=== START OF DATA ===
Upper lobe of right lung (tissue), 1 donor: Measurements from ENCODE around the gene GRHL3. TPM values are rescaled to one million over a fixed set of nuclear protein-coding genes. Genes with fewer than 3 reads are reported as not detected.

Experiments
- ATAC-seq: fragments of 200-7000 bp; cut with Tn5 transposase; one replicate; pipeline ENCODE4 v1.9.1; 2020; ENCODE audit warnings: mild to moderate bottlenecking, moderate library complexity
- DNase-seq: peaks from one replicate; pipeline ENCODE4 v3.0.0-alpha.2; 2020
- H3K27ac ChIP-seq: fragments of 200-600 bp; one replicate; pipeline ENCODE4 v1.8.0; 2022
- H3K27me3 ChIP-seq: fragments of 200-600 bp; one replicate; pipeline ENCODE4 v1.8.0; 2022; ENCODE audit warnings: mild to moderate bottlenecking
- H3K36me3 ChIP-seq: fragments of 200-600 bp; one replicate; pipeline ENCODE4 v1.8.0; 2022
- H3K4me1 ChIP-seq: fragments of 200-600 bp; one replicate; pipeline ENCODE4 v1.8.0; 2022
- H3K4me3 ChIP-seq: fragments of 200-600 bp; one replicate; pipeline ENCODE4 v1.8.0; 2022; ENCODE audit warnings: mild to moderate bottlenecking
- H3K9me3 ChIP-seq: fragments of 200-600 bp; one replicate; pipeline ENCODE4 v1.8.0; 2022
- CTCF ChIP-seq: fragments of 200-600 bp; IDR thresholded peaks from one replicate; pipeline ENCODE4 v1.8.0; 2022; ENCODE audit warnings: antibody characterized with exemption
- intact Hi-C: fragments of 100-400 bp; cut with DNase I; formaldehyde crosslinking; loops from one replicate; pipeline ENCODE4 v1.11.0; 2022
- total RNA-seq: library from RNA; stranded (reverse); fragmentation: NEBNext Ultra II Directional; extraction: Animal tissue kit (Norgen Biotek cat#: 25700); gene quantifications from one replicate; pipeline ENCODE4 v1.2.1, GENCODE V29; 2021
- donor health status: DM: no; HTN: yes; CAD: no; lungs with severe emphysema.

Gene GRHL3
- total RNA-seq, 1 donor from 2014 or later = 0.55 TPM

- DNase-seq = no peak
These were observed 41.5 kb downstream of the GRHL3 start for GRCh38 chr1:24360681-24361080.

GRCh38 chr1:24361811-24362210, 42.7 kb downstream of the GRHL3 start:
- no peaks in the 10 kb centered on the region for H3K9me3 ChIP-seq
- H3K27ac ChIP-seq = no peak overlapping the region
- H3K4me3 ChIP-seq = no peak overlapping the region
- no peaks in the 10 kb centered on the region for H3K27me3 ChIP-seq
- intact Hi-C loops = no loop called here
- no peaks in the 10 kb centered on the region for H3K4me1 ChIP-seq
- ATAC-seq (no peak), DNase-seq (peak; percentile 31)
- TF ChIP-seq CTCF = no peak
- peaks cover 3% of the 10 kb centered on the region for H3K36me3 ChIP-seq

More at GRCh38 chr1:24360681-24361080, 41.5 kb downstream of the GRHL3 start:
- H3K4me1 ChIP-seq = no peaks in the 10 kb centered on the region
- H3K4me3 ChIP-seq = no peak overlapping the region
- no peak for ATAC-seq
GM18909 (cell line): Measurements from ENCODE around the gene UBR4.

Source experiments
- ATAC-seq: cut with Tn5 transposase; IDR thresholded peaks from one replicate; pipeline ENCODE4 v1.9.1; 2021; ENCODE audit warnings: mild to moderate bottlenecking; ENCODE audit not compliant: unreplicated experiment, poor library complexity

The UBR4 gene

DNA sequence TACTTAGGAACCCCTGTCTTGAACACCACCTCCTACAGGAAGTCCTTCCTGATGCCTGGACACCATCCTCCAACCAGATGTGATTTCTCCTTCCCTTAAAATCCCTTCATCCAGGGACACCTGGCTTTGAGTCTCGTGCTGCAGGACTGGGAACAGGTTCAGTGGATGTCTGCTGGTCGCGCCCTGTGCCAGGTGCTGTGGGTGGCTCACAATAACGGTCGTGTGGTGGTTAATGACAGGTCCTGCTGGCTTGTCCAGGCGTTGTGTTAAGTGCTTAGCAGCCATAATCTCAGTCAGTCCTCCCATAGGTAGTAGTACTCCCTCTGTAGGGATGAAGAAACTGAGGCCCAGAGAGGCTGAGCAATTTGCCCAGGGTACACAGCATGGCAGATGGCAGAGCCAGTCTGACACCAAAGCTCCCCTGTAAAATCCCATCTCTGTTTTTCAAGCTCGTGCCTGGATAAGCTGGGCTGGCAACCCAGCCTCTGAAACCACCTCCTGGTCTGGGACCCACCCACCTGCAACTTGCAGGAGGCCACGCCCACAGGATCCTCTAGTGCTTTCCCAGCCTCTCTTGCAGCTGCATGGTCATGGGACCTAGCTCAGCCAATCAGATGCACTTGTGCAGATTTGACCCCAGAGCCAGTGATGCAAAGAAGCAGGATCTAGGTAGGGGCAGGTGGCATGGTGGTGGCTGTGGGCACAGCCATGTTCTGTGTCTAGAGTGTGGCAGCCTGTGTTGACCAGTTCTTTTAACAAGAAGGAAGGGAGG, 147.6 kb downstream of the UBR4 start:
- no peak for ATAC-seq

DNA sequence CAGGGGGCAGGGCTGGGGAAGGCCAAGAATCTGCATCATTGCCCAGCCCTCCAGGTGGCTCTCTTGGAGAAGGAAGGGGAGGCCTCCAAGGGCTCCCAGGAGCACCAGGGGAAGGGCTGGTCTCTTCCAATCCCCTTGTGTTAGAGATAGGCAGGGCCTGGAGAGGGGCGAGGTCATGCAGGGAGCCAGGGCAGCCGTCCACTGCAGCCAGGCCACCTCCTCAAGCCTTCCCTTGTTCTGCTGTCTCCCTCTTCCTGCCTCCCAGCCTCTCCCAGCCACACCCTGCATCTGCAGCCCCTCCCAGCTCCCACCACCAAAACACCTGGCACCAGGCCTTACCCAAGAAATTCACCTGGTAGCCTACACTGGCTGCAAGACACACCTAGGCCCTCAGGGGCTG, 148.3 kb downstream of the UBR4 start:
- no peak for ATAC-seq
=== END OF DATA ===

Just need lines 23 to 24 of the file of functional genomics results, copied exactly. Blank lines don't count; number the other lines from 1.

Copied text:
- no peaks in the 10 kb centered on the region for H3K27me3 ChIP-seq
- intact Hi-C loops = no loop called here